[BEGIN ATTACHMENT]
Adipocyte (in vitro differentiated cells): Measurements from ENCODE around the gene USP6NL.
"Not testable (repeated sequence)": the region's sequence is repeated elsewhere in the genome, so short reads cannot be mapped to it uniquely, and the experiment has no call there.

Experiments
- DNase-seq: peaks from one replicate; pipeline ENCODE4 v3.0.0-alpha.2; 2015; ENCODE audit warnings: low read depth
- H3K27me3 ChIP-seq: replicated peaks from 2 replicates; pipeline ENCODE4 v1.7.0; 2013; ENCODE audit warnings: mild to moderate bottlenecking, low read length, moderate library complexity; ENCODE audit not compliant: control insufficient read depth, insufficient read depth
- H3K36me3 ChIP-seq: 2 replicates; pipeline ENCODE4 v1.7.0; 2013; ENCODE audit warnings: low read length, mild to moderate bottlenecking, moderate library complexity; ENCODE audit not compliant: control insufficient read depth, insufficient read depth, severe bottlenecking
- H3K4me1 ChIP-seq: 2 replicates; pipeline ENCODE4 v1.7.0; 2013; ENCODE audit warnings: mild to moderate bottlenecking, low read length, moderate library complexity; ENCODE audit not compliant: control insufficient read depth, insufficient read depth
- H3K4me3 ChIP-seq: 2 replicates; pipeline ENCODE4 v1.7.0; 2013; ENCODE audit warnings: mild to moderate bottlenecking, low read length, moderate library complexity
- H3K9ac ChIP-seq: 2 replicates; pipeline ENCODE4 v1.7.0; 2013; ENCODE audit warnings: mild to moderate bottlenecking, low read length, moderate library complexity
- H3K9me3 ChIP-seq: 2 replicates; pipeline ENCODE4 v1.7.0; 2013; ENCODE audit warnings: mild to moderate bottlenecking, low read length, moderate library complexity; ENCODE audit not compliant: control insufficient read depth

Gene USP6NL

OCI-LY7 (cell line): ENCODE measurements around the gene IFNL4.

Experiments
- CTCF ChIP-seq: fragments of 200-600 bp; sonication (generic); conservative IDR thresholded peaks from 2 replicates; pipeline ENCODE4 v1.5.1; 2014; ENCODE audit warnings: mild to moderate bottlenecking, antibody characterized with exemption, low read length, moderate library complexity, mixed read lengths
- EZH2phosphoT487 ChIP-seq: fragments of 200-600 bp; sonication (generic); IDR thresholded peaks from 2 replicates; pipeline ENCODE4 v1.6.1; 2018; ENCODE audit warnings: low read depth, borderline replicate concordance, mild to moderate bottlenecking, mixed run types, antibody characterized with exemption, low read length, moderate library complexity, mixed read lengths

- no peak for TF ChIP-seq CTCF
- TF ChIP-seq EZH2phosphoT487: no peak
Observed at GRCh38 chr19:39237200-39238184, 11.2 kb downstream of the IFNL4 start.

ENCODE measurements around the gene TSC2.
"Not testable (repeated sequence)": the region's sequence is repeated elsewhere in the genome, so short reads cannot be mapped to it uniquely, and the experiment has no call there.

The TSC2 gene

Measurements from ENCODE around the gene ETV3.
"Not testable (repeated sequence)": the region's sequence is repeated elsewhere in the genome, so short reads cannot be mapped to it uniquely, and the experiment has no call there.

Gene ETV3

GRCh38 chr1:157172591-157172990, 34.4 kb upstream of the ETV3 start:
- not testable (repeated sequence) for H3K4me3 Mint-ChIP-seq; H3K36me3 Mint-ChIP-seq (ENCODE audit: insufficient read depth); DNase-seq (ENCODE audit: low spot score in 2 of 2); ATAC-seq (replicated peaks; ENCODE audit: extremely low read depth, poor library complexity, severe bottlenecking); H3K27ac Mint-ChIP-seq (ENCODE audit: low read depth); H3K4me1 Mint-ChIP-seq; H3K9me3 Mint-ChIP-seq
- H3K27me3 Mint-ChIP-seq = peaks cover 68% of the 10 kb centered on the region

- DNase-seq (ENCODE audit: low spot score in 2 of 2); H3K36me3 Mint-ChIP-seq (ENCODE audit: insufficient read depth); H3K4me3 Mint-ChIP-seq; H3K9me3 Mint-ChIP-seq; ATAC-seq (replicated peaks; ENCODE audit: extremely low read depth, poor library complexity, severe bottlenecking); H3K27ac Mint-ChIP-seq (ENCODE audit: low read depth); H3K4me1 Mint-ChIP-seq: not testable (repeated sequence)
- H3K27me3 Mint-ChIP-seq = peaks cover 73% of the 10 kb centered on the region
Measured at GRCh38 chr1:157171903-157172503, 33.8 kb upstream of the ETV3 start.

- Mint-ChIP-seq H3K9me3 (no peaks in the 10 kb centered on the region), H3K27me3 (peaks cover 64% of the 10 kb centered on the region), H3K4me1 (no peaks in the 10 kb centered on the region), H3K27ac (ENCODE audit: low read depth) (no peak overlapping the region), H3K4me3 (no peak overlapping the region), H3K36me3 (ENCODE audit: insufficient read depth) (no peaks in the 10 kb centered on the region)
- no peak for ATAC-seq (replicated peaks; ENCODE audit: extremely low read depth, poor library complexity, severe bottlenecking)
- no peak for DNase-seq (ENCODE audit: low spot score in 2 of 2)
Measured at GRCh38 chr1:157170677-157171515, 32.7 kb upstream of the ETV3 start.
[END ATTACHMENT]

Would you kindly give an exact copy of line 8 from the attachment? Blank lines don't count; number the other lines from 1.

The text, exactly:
- H3K4me3 ChIP-seq: 2 replicates; pipeline ENCODE4 v1.7.0; 2013; ENCODE audit warnings: mild to moderate bottlenecking, low read length, moderate library complexity